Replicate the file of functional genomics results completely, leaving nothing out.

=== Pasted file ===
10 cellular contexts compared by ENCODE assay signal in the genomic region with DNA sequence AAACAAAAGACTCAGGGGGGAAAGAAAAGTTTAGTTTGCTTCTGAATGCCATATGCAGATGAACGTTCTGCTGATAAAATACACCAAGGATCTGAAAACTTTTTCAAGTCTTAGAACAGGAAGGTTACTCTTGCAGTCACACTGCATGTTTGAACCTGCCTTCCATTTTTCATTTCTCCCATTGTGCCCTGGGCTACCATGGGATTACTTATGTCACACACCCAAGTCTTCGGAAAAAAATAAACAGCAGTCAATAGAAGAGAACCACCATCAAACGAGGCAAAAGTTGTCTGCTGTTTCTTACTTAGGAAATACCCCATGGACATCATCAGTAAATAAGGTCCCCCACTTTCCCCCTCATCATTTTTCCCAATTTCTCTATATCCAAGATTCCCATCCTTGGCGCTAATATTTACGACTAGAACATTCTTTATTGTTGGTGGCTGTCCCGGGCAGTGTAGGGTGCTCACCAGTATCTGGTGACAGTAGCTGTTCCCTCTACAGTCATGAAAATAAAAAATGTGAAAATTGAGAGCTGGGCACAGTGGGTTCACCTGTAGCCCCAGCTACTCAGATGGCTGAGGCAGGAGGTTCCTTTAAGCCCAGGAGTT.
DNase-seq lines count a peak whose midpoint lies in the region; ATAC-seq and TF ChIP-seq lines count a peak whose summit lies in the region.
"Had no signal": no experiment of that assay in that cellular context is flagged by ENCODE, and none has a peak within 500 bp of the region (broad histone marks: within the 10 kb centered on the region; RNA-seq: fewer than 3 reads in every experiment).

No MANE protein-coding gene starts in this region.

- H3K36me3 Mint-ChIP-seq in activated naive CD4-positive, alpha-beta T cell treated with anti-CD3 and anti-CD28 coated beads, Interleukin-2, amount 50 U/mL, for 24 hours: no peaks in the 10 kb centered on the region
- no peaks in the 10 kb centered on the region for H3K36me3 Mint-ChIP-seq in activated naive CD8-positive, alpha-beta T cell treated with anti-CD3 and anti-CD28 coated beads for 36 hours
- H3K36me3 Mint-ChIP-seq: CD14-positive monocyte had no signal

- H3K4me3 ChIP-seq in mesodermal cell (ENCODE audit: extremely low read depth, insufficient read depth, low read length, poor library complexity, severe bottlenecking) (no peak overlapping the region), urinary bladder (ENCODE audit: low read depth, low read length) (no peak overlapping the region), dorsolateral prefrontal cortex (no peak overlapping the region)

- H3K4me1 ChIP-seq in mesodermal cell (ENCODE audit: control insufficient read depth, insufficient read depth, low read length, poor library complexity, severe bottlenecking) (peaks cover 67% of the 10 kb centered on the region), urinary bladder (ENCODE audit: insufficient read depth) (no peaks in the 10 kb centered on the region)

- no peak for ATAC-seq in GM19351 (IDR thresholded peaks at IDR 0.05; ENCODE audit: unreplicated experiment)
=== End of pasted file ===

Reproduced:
10 cellular contexts compared by ENCODE assay signal in the genomic region with DNA sequence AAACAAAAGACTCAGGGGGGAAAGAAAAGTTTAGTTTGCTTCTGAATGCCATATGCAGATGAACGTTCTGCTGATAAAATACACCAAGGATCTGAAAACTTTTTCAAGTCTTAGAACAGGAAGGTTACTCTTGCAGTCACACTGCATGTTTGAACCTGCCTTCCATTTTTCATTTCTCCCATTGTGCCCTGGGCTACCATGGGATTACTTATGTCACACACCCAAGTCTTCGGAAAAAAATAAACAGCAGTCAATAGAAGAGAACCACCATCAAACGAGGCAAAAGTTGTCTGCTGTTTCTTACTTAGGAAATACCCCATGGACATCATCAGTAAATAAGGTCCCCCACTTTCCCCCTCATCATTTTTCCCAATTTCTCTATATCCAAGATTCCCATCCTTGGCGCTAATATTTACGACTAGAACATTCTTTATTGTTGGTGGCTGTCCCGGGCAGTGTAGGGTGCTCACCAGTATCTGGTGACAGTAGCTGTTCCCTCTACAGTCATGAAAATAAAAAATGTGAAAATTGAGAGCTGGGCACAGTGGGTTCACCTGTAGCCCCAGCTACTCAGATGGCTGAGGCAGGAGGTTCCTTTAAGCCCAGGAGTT.
DNase-seq lines count a peak whose midpoint lies in the region; ATAC-seq and TF ChIP-seq lines count a peak whose summit lies in the region.
"Had no signal": no experiment of that assay in that cellular context is flagged by ENCODE, and none has a peak within 500 bp of the region (broad histone marks: within the 10 kb centered on the region; RNA-seq: fewer than 3 reads in every experiment).

No MANE protein-coding gene starts in this region.

- H3K36me3 Mint-ChIP-seq in activated naive CD4-positive, alpha-beta T cell treated with anti-CD3 and anti-CD28 coated beads, Interleukin-2, amount 50 U/mL, for 24 hours: no peaks in the 10 kb centered on the region
- no peaks in the 10 kb centered on the region for H3K36me3 Mint-ChIP-seq in activated naive CD8-positive, alpha-beta T cell treated with anti-CD3 and anti-CD28 coated beads for 36 hours
- H3K36me3 Mint-ChIP-seq: CD14-positive monocyte had no signal

- H3K4me3 ChIP-seq in mesodermal cell (ENCODE audit: extremely low read depth, insufficient read depth, low read length, poor library complexity, severe bottlenecking) (no peak overlapping the region), urinary bladder (ENCODE audit: low read depth, low read length) (no peak overlapping the region), dorsolateral prefrontal cortex (no peak overlapping the region)

- H3K4me1 ChIP-seq in mesodermal cell (ENCODE audit: control insufficient read depth, insufficient read depth, low read length, poor library complexity, severe bottlenecking) (peaks cover 67% of the 10 kb centered on the region), urinary bladder (ENCODE audit: insufficient read depth) (no peaks in the 10 kb centered on the region)

- no peak for ATAC-seq in GM19351 (IDR thresholded peaks at IDR 0.05; ENCODE audit: unreplicated experiment)